time, and that one of the chief virtues of cultural materialist criticism is
that it *knows* this.  Culturalist criticism is *supposed* to be a form of
*self-consciousness*; and if it reflects on an historical artifact it always
also reflects on its own historicity with respect to both itself and its
artifact.
 
A softer position -- usually thought of as new historicism -- isn't so
confident of its own transparency to itself, or of the logic of its historical
position, but it too is based on the idea that criticism is as historically
situated as its objects, and that historical-cultural artifacts cannot
therefore be *reduced* to the explanatory parameters of any single given model,
since all models are constructs, etc., etc. Which is why this form of criticism
so often steps backward into autobiography and what Leah Marcus calls "local
knowledge" -- trying to be very precise about its epistemological limits, and
conscious of "where it's coming from."
 
But all this is common knowledge.  Perhaps what is really at issue here is not
the culturalist position(s), but the rhetoric used by culturalists against
non-culturalists, and vice versa.  Some of you out there are cringing every
time you hear the word "culture," even though you probably share a lot of
culturalist assumptions yourselves.  And there are those of us in love with
art, in love with the beautiful and the sublime and all that, who absolutely
cringe when we hear other people *invoking* these things, as if they were gods.
-- Robert Appelbaum
 
(3)----------------------------------------------------------------------------
From:           Gabriel Egan <
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Date:           Friday, 21 Jul 1995 00:15:05 +0100
Subject: 6.0567  Re: Shakespeare as Cultural Construct
Comment:        Re: SHK 6.0567  Re: Shakespeare as Cultural Construct
 
A common theme runs through some of the postings in this thread, which can be
summed up thus:
 
'If everything is culturally constructed then the act of noticing this is too,
and we are caught in a endless chain of indetermine meanings.'
 
Two examples of how this has been expressed:
 
Jim Helfers: "The "insight" that all texts are determined by cultural forces is
itself a text determined by cultural forces.  In what way can such a phenomenon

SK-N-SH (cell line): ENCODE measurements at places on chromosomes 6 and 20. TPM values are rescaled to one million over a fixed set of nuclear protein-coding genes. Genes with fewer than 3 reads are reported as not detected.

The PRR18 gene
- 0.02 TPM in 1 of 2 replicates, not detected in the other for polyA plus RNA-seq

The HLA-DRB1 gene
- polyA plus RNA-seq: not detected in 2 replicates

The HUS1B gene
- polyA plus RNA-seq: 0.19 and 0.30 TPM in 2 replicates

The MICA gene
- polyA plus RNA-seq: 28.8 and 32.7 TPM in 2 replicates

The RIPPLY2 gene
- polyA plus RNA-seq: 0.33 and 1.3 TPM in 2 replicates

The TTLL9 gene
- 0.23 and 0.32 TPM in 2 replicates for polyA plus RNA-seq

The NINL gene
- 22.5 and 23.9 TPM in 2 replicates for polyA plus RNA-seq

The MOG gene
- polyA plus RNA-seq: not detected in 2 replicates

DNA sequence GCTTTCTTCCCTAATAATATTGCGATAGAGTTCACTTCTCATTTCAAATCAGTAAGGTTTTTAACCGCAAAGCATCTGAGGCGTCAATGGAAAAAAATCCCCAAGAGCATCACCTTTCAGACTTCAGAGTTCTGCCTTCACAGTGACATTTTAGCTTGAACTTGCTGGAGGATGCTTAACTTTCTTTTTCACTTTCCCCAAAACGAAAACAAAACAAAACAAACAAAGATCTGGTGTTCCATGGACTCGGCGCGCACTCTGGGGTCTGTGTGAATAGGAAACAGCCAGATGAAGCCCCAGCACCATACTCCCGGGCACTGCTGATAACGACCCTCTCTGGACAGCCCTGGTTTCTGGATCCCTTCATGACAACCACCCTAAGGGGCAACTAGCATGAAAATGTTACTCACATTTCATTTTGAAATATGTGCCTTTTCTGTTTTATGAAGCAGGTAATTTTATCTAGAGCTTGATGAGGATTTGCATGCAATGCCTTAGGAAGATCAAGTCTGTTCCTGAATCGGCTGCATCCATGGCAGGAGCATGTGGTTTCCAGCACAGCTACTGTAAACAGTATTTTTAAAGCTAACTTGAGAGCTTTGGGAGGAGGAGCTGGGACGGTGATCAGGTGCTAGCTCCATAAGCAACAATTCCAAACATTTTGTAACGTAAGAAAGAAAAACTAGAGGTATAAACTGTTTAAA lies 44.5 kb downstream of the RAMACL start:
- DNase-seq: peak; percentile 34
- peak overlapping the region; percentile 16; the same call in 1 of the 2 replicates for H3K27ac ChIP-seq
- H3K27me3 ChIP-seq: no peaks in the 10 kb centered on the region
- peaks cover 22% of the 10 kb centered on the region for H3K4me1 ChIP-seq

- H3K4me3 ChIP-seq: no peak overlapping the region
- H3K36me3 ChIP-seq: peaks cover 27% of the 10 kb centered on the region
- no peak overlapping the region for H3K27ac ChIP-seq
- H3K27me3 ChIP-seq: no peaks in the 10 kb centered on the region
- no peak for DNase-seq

be explanatory?  What do we mean by "explanatory" in this sense? I'm caught in
the house of mirrors and I think I'm beginning to look a bit thin"
 
Sean Lawrence: "Mr. Egan argues that there are only two forms of true
criticism: political or empirical, which are both political anyway, since
everything is political. Leaving aside the argument that a definition of the
political broad enough to encompass everything would rob the term of meaning,
isn't such a position narrow?"
 
Let's suppose God is the reason for everything...does saying so rob the term
'God' of its meaning? Dealing with things in the absence of a God, or any other
transcendent meaning, or even stable terms with which to signify our intentions
is precisely the problem of post-Saussure, post-Einstein (add your own
modernist favourites) epistemology. Complaining that you want your stable
meanings back won't help you.
 
I don't relate 'tangible-empirical' evidence back to politics, as Brian
Corrigan claims, because I mean by 'tangible-empirical' those things we can all
agree on the criteria for (like "did the Globe have 20 or 24 sides?"). We
generally don't argue over the criteria by which such things are judged, but we
do argue over the criteria for what texts mean. This is not a difference of
kind, only of degree. Empiricism is a form of faith too, but the consensus on
it is so great that we agree not to argue about it. Lefty critics sometimes
feel that there is enough consensus amongst themselves that they don't bother
trying to convince their peers except by dropping hints. Perhaps you do the
same when confronted by those who believe in astrology - it's too tiring to go
the full distance every time so you just drop wee hints.